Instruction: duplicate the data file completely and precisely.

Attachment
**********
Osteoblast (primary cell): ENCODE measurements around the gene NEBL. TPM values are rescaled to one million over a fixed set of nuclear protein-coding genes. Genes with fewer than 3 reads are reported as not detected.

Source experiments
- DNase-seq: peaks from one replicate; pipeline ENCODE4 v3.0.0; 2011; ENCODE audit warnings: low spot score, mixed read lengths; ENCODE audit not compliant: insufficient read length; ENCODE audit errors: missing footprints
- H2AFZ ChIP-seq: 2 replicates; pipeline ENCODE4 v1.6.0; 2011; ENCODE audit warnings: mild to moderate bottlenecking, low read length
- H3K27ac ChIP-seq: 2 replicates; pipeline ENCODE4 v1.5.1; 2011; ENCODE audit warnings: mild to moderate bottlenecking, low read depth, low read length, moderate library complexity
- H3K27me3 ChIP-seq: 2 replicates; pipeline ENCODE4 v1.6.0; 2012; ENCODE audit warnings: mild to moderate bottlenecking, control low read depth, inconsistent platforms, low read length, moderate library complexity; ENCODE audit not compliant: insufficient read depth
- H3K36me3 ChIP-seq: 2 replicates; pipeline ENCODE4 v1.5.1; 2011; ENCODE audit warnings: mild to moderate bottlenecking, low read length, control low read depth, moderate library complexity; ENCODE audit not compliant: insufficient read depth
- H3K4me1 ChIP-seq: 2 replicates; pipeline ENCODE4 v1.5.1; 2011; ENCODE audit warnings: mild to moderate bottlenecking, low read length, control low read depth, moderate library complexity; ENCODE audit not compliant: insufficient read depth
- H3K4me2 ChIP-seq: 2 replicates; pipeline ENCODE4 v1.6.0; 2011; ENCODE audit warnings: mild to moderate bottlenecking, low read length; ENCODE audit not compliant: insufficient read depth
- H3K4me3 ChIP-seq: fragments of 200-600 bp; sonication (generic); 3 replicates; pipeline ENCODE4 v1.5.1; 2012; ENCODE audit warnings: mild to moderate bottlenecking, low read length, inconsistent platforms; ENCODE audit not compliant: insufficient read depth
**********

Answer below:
Osteoblast (primary cell): ENCODE measurements around the gene NEBL. TPM values are rescaled to one million over a fixed set of nuclear protein-coding genes. Genes with fewer than 3 reads are reported as not detected.

Source experiments
- DNase-seq: peaks from one replicate; pipeline ENCODE4 v3.0.0; 2011; ENCODE audit warnings: low spot score, mixed read lengths; ENCODE audit not compliant: insufficient read length; ENCODE audit errors: missing footprints
- H2AFZ ChIP-seq: 2 replicates; pipeline ENCODE4 v1.6.0; 2011; ENCODE audit warnings: mild to moderate bottlenecking, low read length
- H3K27ac ChIP-seq: 2 replicates; pipeline ENCODE4 v1.5.1; 2011; ENCODE audit warnings: mild to moderate bottlenecking, low read depth, low read length, moderate library complexity
- H3K27me3 ChIP-seq: 2 replicates; pipeline ENCODE4 v1.6.0; 2012; ENCODE audit warnings: mild to moderate bottlenecking, control low read depth, inconsistent platforms, low read length, moderate library complexity; ENCODE audit not compliant: insufficient read depth
- H3K36me3 ChIP-seq: 2 replicates; pipeline ENCODE4 v1.5.1; 2011; ENCODE audit warnings: mild to moderate bottlenecking, low read length, control low read depth, moderate library complexity; ENCODE audit not compliant: insufficient read depth
- H3K4me1 ChIP-seq: 2 replicates; pipeline ENCODE4 v1.5.1; 2011; ENCODE audit warnings: mild to moderate bottlenecking, low read length, control low read depth, moderate library complexity; ENCODE audit not compliant: insufficient read depth
- H3K4me2 ChIP-seq: 2 replicates; pipeline ENCODE4 v1.6.0; 2011; ENCODE audit warnings: mild to moderate bottlenecking, low read length; ENCODE audit not compliant: insufficient read depth
- H3K4me3 ChIP-seq: fragments of 200-600 bp; sonication (generic); 3 replicates; pipeline ENCODE4 v1.5.1; 2012; ENCODE audit warnings: mild to moderate bottlenecking, low read length, inconsistent platforms; ENCODE audit not compliant: insufficient read depth